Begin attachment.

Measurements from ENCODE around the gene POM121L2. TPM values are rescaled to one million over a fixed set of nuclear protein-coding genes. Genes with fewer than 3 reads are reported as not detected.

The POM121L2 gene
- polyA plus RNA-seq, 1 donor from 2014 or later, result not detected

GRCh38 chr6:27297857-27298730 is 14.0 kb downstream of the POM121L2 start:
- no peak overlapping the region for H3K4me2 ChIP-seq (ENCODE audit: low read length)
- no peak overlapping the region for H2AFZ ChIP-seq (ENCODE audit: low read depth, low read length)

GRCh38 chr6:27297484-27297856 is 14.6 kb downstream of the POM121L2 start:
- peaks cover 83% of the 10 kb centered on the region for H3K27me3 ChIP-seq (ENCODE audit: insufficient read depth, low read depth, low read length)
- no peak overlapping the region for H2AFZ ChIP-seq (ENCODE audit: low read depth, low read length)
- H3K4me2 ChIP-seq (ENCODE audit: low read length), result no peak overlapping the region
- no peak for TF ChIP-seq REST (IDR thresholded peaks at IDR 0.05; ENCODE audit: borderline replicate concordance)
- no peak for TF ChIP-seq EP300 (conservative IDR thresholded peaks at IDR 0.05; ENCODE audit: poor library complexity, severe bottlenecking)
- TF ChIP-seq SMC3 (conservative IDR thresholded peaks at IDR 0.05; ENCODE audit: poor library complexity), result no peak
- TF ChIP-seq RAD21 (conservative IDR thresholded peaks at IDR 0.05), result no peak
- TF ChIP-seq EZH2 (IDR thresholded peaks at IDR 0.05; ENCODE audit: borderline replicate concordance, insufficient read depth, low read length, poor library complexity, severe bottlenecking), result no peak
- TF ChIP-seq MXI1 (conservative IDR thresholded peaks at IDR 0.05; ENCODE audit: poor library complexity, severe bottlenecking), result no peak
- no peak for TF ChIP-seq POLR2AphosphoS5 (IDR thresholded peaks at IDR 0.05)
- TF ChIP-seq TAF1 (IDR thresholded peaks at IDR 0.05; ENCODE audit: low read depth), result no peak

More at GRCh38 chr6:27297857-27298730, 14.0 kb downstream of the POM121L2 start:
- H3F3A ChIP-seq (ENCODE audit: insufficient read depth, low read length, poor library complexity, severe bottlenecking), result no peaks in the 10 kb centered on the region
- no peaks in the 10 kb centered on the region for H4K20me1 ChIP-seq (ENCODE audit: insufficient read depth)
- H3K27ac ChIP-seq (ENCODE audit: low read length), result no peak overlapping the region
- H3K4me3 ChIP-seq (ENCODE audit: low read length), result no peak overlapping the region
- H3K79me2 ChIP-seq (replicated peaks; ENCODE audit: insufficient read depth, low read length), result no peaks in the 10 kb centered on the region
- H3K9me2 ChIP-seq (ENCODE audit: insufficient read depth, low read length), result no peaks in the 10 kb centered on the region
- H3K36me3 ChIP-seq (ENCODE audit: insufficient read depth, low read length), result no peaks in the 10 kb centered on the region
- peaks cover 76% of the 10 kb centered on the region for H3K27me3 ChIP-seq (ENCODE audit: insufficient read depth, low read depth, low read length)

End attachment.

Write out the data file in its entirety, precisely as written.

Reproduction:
Measurements from ENCODE around the gene POM121L2. TPM values are rescaled to one million over a fixed set of nuclear protein-coding genes. Genes with fewer than 3 reads are reported as not detected.

The POM121L2 gene
- polyA plus RNA-seq, 1 donor from 2014 or later, result not detected

GRCh38 chr6:27297857-27298730 is 14.0 kb downstream of the POM121L2 start:
- no peak overlapping the region for H3K4me2 ChIP-seq (ENCODE audit: low read length)
- no peak overlapping the region for H2AFZ ChIP-seq (ENCODE audit: low read depth, low read length)

GRCh38 chr6:27297484-27297856 is 14.6 kb downstream of the POM121L2 start:
- peaks cover 83% of the 10 kb centered on the region for H3K27me3 ChIP-seq (ENCODE audit: insufficient read depth, low read depth, low read length)
- no peak overlapping the region for H2AFZ ChIP-seq (ENCODE audit: low read depth, low read length)
- H3K4me2 ChIP-seq (ENCODE audit: low read length), result no peak overlapping the region
- no peak for TF ChIP-seq REST (IDR thresholded peaks at IDR 0.05; ENCODE audit: borderline replicate concordance)
- no peak for TF ChIP-seq EP300 (conservative IDR thresholded peaks at IDR 0.05; ENCODE audit: poor library complexity, severe bottlenecking)
- TF ChIP-seq SMC3 (conservative IDR thresholded peaks at IDR 0.05; ENCODE audit: poor library complexity), result no peak
- TF ChIP-seq RAD21 (conservative IDR thresholded peaks at IDR 0.05), result no peak
- TF ChIP-seq EZH2 (IDR thresholded peaks at IDR 0.05; ENCODE audit: borderline replicate concordance, insufficient read depth, low read length, poor library complexity, severe bottlenecking), result no peak
- TF ChIP-seq MXI1 (conservative IDR thresholded peaks at IDR 0.05; ENCODE audit: poor library complexity, severe bottlenecking), result no peak
- no peak for TF ChIP-seq POLR2AphosphoS5 (IDR thresholded peaks at IDR 0.05)
- TF ChIP-seq TAF1 (IDR thresholded peaks at IDR 0.05; ENCODE audit: low read depth), result no peak

More at GRCh38 chr6:27297857-27298730, 14.0 kb downstream of the POM121L2 start:
- H3F3A ChIP-seq (ENCODE audit: insufficient read depth, low read length, poor library complexity, severe bottlenecking), result no peaks in the 10 kb centered on the region
- no peaks in the 10 kb centered on the region for H4K20me1 ChIP-seq (ENCODE audit: insufficient read depth)
- H3K27ac ChIP-seq (ENCODE audit: low read length), result no peak overlapping the region
- H3K4me3 ChIP-seq (ENCODE audit: low read length), result no peak overlapping the region
- H3K79me2 ChIP-seq (replicated peaks; ENCODE audit: insufficient read depth, low read length), result no peaks in the 10 kb centered on the region
- H3K9me2 ChIP-seq (ENCODE audit: insufficient read depth, low read length), result no peaks in the 10 kb centered on the region
- H3K36me3 ChIP-seq (ENCODE audit: insufficient read depth, low read length), result no peaks in the 10 kb centered on the region
- peaks cover 76% of the 10 kb centered on the region for H3K27me3 ChIP-seq (ENCODE audit: insufficient read depth, low read depth, low read length)